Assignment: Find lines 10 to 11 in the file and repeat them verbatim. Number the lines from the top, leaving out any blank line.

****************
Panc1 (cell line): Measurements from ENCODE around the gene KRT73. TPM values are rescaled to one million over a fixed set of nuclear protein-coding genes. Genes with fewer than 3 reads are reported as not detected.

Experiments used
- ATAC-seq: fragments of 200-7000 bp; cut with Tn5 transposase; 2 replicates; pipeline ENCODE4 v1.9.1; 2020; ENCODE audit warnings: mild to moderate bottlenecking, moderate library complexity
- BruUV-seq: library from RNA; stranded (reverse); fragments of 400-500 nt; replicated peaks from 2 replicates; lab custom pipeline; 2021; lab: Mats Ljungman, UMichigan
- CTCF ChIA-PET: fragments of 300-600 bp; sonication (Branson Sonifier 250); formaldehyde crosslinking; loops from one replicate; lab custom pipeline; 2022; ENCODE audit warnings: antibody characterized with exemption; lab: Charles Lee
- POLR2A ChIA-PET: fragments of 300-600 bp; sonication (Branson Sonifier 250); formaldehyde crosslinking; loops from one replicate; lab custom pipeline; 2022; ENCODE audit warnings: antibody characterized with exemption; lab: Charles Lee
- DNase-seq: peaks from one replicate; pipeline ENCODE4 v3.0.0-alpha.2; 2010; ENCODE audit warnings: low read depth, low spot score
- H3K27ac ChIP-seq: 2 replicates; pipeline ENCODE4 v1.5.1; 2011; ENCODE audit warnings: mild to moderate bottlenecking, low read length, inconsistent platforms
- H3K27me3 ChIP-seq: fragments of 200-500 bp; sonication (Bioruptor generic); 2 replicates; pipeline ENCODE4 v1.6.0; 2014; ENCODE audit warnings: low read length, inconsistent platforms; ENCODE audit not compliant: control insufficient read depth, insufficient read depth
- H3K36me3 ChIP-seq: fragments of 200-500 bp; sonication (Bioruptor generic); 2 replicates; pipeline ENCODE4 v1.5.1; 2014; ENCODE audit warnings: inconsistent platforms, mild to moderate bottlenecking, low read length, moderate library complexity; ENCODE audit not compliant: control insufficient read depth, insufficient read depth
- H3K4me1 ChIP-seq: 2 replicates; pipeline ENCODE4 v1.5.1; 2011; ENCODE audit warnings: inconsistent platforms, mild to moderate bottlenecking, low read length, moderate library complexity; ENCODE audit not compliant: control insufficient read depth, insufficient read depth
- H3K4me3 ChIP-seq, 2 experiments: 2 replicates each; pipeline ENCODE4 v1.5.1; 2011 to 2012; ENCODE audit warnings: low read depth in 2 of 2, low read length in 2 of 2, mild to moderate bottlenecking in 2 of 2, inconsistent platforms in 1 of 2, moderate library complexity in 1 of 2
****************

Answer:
- H3K36me3 ChIP-seq: fragments of 200-500 bp; sonication (Bioruptor generic); 2 replicates; pipeline ENCODE4 v1.5.1; 2014; ENCODE audit warnings: inconsistent platforms, mild to moderate bottlenecking, low read length, moderate library complexity; ENCODE audit not compliant: control insufficient read depth, insufficient read depth
- H3K4me1 ChIP-seq: 2 replicates; pipeline ENCODE4 v1.5.1; 2011; ENCODE audit warnings: inconsistent platforms, mild to moderate bottlenecking, low read length, moderate library complexity; ENCODE audit not compliant: control insufficient read depth, insufficient read depth